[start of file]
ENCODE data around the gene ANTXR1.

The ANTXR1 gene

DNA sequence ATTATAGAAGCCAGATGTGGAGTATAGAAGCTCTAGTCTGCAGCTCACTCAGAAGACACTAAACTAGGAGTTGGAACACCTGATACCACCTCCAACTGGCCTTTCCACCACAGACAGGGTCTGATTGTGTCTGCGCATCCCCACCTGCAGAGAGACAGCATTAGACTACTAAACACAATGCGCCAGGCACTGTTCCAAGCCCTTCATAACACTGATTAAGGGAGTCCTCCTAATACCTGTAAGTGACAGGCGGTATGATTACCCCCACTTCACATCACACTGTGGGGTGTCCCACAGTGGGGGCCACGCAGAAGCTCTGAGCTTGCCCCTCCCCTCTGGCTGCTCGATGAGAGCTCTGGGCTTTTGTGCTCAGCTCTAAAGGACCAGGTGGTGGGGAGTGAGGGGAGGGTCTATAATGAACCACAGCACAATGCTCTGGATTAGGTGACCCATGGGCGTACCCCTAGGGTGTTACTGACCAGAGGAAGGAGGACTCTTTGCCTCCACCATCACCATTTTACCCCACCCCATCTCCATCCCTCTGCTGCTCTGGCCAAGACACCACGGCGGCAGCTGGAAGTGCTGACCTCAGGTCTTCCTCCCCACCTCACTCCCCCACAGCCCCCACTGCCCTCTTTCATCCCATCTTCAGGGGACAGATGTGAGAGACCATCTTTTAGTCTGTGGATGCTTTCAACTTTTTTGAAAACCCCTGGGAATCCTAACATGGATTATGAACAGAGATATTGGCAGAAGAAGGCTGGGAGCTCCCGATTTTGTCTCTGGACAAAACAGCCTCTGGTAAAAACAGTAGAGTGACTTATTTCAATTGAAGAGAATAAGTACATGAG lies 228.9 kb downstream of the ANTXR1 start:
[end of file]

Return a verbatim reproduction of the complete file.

ENCODE data around the gene ANTXR1.

The ANTXR1 gene

DNA sequence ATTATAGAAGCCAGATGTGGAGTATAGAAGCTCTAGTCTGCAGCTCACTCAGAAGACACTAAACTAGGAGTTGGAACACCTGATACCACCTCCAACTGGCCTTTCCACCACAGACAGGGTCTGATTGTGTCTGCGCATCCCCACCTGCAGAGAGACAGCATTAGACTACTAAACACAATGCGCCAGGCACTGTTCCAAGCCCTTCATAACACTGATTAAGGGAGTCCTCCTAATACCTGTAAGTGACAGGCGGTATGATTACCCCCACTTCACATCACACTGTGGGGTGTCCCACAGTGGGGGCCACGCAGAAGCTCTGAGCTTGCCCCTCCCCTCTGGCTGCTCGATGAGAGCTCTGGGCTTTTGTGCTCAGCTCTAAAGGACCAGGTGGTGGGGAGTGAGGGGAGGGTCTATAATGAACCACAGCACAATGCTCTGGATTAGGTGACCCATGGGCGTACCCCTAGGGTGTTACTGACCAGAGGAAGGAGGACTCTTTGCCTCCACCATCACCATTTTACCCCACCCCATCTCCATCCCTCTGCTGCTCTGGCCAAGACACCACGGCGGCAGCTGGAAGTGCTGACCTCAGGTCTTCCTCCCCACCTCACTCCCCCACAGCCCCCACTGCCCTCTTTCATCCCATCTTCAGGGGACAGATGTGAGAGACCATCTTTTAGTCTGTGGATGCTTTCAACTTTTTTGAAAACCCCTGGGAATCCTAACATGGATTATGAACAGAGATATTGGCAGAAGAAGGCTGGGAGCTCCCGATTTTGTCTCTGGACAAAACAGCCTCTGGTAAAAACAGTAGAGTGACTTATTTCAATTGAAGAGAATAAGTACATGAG lies 228.9 kb downstream of the ANTXR1 start: